By Heidi Lewis
The USDA classifies family farms as “any farm organized as a sole proprietorship, partnership, or family corporation.” But a cold definition is never the whole story, is it? Mick Klug grew up on his family’s farm. His parents established their 40-acre farm in the 1930s. The reason you often hear of farms being in parcels of 40 acres is because of the way surveyors used to map large swaths of American land. According to the Public Land Survey System, “In 1832, the smallest area of land that could be acquired was reduced to the 40-acre, quarter-quarter section, and this size parcel became entrenched in American mythology.”
Mick took ownership of the farm in 1974 and has since grown it to 120 acres. He farms it with his wife, Cindy, and daughters, Amy and Abby—and their golden retriever, Lily. Most people would agree that land farmed for three generation defines “family farm.” And a man who says, “working with the earth and my hands is my favorite part of farming” defines “farmer.”
Parts of the farm nap under a blanket of rye cover crop in winter. But winter means catch-up time for the Klug family. “We catch up on paperwork and get organized for the next growing season. We also prune grapes and tree fruit, and work on equipment. We plan what is going to be planted in the spring, how much of it, and where. We also attend trade shows and educational conferences. And take a few naps,” says Abby. “Depending on how well we do during the summer, we are sometimes able to take a vacation sometime between November and March.” They deserve a vacation. A farmer’s work is from pre-dawn until dusk, “We get up at 2:30 [a.m.] on market days and around 4:00 a.m. on others,” she adds.
Klug farm is known for its luscious asparagus (purple and green), varieties of annual vegetable crops, tree fruit, and berries. Managing a diversity of crops—from asparagus, green beans, carrots, cucumbers, peas, rhubarb, tomatoes, apples, apricots, blueberries, blackberries, raspberries, strawberries, cherries, grapes, nectarines, peaches, and pears—you would expect fancy machinery. “Our tools are our brains and our hands!” says Mick. Add to that pruning shears, tractors, and trailers.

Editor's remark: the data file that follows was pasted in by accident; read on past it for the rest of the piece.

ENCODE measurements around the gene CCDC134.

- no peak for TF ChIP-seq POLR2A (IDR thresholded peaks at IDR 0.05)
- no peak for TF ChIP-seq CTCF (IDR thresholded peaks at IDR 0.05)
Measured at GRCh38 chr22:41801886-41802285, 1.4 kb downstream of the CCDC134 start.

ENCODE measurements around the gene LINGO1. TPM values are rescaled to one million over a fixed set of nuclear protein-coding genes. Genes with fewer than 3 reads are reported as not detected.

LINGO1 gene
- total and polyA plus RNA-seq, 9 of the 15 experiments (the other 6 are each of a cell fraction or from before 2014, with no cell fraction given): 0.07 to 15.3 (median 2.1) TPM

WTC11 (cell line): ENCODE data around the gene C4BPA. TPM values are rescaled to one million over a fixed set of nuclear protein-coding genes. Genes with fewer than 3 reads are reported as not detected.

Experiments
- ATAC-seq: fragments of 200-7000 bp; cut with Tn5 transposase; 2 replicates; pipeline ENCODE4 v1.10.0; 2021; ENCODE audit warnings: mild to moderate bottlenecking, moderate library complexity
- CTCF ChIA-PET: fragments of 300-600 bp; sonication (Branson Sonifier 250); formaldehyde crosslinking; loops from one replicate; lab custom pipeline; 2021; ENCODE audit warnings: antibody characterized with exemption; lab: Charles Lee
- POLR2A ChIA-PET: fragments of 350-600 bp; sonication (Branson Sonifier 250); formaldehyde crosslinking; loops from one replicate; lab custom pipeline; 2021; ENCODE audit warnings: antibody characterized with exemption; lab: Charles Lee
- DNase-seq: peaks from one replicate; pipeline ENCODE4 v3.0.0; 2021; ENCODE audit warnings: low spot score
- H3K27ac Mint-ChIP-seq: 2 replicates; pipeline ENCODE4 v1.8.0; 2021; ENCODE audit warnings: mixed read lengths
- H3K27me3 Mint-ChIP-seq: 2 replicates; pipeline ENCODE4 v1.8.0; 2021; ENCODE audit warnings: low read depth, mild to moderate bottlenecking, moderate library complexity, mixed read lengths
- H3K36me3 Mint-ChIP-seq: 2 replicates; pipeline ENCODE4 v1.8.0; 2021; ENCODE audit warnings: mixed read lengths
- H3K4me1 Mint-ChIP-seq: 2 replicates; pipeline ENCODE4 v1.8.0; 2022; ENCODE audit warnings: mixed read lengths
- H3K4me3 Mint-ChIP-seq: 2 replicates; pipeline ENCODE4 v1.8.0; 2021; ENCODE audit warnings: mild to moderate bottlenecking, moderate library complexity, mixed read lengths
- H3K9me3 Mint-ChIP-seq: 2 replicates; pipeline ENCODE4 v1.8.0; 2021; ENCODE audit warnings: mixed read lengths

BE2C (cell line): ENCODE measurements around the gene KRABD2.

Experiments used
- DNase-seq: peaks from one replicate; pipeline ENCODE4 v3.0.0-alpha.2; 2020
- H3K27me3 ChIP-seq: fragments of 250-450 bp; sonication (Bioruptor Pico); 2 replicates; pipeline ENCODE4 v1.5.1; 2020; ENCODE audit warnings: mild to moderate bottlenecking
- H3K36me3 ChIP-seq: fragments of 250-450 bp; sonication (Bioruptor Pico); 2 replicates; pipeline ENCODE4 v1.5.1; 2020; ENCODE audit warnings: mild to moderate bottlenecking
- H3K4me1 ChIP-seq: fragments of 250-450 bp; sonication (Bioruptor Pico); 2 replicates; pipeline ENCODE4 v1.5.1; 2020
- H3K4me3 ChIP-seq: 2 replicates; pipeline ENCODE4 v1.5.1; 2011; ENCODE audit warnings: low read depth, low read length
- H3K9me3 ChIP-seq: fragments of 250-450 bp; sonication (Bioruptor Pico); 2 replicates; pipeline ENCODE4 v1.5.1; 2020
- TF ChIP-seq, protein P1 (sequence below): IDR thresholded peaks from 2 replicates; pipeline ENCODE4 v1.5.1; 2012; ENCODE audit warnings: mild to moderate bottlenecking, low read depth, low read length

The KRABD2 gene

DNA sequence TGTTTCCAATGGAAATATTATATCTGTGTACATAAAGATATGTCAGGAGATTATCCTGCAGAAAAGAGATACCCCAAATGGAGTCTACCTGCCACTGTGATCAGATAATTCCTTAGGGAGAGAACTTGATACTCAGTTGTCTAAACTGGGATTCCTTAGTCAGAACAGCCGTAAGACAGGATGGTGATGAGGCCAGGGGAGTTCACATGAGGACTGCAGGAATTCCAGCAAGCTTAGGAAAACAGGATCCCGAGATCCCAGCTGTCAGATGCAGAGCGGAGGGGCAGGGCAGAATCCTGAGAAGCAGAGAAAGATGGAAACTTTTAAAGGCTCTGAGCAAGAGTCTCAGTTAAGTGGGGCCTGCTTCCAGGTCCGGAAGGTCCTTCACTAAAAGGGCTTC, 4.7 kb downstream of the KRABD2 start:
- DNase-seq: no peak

The quality and variety of Klug’s produce has earned the farm a good reputation from Chicago chefs and regulars of the Green City Market. TimeOut Chicago online said about Mick: “[He’s] kind of the Thomas Edison of farming.”¦he’s a serial experimenter—he’ll grow 15 different varieties of peaches”¦just to see which tastes best.” The Klugs also put in a huge freezer so they are able to save summer’s plenty of fruit for leaner times in winter. Famed chef Rick Bayless, who has purchased from Mick Klug Farm for 25 years, relies on their winter supply of frozen fruit, which allows him to feature winter fruit crisps and an upcoming line of local-fruit smoothies for his Frontera restaurants.
Farming with family, growing a diverse crop, and supplying Chicago with wholesome food aren’t the whole story either. Mick employs organic practices with some of his crops and sustainable principles on the farm, which recently received certification from the Michigan Agriculture Environmental Assurance Program (MAEAP). MAEAP certification means they are “environmentally verified.” The program is voluntary, with the aim of assuring effective land stewardship practices. Since 2000, a thousand Michigan farms have qualified.
For Mick, there’s a statistic about farming he learned at an agriculture conference a while back that has always stuck with him: “the average U.S. farmer feeds 155 people.” Using land stewardship principles, small family farms like the Klugs are reaching many more generations than just one.
Heidi Lewis writes about farms, bees, and fruit from her home in Sonoma County, CA. She's been with The FruitGuys since they were FruitKids.